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Combination injectable contraceptives for contraception

In trials of combined injectable contraceptives versus progestogen-only contraceptives, the former had lower rates of early discontinuation due to amenorrhea or other bleeding disturbances, but had higher rates of discontinuation due to other reasons. Overall, combined injectable contraceptives appear to be more acceptable than progestogen-only injectables.

RHL Commentary by Affandi B

1. EVIDENCE SUMMARY

Related documents
:: Cochrane Review
:: RHL Practical Aspects

About the author
:: Affandi B

This review aimed to assess the contraceptive efficacy, bleeding patterns, discontinuation, user preferences, and side-effects of combination injectable contraceptives. The included trials had compared combination injectables with either progestogen-only methods or the intrauterine device (IUD).

The 25 mg depot-medroxyprogesterone acetate (DMPA) + 5 mg estradiol cypionate (E2C) and 50 mg norethisterone enantate (NET-EN) + 5 mg estradiol valerate (E2V) combinations had higher rates of cyclical (regular) bleeding, less amenorrhoea and fewer infrequent bleeding pattern than only150 mg DMPA and 200 mg NET-EN, respectively. Women using 150 mg DMPA were more likely to discontinue for amenorrhoea or bleeding problems. In contrast, women using 25 mg DMPA + 5 mg E2C were more likely discontinue early for 'other medical' reasons. Women using the 50 mg NET-EN + 5 mg E2V combination had higher rates of cyclical (regular) bleeding and lower rates of infrequent bleeding patterns compared with progestogen-only contraceptive, 200 mg NET-EN.

Life-table analysis found no difference in the overall discontinuation rates between the combination injectables 25 mg DMPA + 5 mg E2C and 50 mg NET-EN + 5 mg E2V.

2. RELEVANCE TO UNDER-RESOURCED SETTINGS

2.1. Magnitude of the problem

It has been estimated that 122.7 million women have an unmet need for family planning (1). The main reasons why people do not use modern contraceptive methods are, fear of side-effects, not knowing about different available options or simply not wanting to use them. The former two barriers can be overcome to a large extent by providing people with more information about family planning methods. The combined injectable methods may be acceptable to those who discontinue progestogen-only methods due to bleeding disturbances.

Progestogen-only injectable contraceptive methods (DMPA and NET-EN) were highly accepted in Indonesia when they were first introduced in the country in 1976 (2, 3). The main reported reasons for their discontinuation were amenorrhoea, irregular bleeding, and spotting. When a combined injectable contraceptive was introduced in Indonesia in 1990s, its acceptance rate was even better that of DMPA and NET-EN. The Indonesian women prefer the combined injectable contraceptive because it produces a more regular (cyclical) bleeding than does DMPA. It is estimated that more than 60% of injectable contraceptive users in Indonesia are using the combined injectable contraceptive 25 mg DMPA + 5 mg E2C.

2.2. Applicability of the results

The trials of the safety and acceptability of combined injectables included in the Cochrane review were conducted in a variety of settings, involving both developed and developing countries. Hence, the findings of the review would be applicable to all settings. Our own experience in Indonesia suggests that combined injectable contraceptives have greater acceptability than progestogen-only injectables. However, the levels of discontinuation and their reasons may differ across cultural settings.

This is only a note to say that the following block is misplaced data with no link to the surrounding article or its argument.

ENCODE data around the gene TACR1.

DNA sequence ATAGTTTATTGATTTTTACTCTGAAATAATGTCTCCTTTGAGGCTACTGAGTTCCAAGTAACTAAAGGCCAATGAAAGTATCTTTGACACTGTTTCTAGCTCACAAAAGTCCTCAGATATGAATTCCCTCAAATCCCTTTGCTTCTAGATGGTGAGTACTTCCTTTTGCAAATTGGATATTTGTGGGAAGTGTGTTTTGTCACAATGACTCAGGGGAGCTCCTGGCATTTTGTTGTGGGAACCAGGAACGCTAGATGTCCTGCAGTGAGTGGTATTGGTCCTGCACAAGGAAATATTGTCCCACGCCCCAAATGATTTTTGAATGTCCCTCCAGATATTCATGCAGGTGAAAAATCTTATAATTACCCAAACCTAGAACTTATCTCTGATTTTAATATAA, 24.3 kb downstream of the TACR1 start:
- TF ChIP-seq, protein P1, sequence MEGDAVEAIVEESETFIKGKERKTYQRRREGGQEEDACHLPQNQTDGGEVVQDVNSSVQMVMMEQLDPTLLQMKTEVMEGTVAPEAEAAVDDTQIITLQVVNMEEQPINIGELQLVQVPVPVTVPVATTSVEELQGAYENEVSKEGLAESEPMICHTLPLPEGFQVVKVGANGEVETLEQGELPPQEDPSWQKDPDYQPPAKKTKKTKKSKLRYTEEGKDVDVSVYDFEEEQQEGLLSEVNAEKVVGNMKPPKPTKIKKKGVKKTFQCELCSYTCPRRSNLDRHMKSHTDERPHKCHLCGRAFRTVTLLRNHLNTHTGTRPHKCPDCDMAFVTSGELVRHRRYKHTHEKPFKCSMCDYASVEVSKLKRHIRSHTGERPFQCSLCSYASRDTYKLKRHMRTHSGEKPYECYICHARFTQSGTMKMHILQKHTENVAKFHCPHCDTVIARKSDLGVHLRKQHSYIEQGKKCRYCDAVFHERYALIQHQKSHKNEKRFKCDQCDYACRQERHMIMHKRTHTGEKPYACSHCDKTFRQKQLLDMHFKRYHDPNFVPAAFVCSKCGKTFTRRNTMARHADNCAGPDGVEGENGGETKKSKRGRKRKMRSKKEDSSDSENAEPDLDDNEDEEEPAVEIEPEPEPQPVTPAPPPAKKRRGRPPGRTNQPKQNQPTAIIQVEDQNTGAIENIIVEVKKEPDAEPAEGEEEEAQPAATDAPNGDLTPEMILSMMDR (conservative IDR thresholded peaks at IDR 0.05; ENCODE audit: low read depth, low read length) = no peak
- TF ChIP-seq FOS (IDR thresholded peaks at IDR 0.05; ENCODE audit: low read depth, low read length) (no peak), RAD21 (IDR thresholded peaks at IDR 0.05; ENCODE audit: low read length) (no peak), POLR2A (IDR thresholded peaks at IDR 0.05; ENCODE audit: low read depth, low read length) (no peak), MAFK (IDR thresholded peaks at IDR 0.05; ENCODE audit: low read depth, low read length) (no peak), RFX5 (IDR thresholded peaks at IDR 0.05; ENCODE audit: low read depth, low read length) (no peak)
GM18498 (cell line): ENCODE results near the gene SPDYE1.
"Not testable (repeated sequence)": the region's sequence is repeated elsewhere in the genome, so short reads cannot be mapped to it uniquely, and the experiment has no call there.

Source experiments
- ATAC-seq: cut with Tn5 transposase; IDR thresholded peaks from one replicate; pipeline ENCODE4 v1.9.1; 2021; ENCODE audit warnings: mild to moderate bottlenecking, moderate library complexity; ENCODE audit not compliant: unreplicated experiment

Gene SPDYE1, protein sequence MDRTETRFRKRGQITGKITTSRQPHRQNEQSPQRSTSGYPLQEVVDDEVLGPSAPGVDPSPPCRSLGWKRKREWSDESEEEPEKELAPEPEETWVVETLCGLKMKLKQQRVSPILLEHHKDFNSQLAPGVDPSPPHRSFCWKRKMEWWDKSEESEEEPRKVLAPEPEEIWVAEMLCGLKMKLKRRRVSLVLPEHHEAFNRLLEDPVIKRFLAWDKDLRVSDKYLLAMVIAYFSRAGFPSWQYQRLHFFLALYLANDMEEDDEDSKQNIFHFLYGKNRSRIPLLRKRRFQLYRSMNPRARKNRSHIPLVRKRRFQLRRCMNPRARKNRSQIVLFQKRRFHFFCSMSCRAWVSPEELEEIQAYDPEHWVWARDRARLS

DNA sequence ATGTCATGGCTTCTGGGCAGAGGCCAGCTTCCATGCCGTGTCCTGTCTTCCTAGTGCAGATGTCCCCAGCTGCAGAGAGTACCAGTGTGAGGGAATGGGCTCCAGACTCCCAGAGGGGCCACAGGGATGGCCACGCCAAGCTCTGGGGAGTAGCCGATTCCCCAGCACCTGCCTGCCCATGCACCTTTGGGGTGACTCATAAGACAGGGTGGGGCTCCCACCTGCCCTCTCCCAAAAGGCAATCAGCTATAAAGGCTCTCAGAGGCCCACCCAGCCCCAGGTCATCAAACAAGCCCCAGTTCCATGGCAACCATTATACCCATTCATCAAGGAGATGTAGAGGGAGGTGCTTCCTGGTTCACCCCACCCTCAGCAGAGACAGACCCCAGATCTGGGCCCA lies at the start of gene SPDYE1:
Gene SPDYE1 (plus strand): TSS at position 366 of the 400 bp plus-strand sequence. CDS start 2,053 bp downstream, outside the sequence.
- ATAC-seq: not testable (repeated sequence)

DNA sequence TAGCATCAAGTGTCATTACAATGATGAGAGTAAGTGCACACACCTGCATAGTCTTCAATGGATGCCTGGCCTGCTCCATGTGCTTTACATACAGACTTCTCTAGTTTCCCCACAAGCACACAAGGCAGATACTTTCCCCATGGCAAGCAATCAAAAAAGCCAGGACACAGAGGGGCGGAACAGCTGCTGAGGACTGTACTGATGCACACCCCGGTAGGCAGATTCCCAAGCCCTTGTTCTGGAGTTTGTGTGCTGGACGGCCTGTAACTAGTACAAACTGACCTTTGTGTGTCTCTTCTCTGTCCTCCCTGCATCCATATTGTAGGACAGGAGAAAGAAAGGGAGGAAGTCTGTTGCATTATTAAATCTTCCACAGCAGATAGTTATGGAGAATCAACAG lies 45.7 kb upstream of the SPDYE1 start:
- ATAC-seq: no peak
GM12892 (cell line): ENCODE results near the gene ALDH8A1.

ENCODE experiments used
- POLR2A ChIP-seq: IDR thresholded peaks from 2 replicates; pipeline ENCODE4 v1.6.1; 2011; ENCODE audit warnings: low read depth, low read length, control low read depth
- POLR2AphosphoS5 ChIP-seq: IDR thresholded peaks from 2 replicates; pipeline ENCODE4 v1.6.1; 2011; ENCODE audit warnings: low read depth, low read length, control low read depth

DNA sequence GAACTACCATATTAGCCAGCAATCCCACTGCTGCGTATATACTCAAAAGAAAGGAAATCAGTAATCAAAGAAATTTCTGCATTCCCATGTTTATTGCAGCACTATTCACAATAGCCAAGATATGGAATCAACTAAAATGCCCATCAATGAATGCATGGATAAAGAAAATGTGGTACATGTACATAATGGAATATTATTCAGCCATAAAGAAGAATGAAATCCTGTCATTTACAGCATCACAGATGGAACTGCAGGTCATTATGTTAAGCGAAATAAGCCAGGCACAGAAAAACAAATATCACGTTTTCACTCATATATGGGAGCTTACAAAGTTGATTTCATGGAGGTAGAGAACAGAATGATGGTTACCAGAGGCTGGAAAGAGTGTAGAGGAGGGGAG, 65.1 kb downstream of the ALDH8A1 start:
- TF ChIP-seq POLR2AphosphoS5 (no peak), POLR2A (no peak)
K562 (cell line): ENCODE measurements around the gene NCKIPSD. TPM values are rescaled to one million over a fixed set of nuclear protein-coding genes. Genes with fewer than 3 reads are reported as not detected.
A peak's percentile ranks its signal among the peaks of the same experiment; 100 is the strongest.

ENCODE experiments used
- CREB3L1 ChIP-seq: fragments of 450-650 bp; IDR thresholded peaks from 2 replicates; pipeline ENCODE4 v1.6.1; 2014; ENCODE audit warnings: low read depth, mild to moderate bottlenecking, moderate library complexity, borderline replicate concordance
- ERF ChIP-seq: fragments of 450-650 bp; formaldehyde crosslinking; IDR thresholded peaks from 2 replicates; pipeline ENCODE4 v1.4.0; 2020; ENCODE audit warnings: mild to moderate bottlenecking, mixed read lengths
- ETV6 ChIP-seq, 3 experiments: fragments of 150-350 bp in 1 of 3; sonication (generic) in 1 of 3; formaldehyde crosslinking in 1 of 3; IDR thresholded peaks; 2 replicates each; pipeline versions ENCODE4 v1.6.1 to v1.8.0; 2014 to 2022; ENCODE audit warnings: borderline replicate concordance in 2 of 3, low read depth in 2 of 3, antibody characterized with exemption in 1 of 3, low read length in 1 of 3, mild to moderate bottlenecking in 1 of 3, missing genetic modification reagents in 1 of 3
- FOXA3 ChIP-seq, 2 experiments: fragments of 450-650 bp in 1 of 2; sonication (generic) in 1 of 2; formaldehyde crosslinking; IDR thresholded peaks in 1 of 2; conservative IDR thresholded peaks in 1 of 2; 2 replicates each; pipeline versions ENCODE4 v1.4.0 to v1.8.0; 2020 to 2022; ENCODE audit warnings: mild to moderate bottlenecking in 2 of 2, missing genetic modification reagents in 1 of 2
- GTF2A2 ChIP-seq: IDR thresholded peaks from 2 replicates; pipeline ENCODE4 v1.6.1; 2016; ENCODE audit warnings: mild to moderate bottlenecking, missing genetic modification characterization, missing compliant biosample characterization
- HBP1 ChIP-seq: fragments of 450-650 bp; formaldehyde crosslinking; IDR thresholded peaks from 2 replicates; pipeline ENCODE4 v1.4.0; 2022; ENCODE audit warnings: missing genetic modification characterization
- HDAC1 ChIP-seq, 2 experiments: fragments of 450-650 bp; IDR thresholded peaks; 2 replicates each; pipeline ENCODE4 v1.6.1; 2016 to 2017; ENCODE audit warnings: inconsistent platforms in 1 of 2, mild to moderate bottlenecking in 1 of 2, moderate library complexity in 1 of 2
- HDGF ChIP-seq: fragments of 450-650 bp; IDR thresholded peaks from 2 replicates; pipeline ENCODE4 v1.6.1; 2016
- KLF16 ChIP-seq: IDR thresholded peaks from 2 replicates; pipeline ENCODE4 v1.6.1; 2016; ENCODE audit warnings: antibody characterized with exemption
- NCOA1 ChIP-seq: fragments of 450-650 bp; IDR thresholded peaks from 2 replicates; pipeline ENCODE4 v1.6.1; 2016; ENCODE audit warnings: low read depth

2.3. Implementation of the intervention

There are few implications—mainly related to informing the health care staff about the advantages and potential side-effects of the method—of adding combined injectables to the existing contraceptive method mix if the mix already includes progestogen-only methods. Even where injectable contraceptives (progestogen-only or combined) are not currently offered, it would be relatively simple to include combined injectables to the method mix. This will require training of health care staff in giving injections (where health care workers are not already trained to do this) and in being able to counsel women eligible (4) to use steroid hormonal methods regarding the advantages and side-effects of combined injectables.

3. RESEARCH

In developing country settings there is a need to conduct operations and socio-behavioral research to improve further the delivery and acceptability of combined injectables.

References

  • Ross JA and Winfrey WL. Unmet need for contraception in the developing world and the former Soviet Union: an updated estimate. International Family Planning Perspectives 2002;28:138–143.
  • Affandi B. Long-acting hormonal contraception. In: Kempers RD, Cohen J, Haney AF, and Younger JB, eds. Fertility and reproductive management 1998;295–308.
  • Alexander NJ. Contraception: present and future. Medical Journal of Indonesia 1999;8:7–11.
  • World Health Organization, Geneva. Selected practice recommendations for contraceptive use, 2004. ;.

This document should be cited as: Affandi B. Combination injectable contraceptives for contraception: RHL commentary (last revised: 20 February 2006). The WHO Reproductive Health Library; Geneva: World Health Organization.

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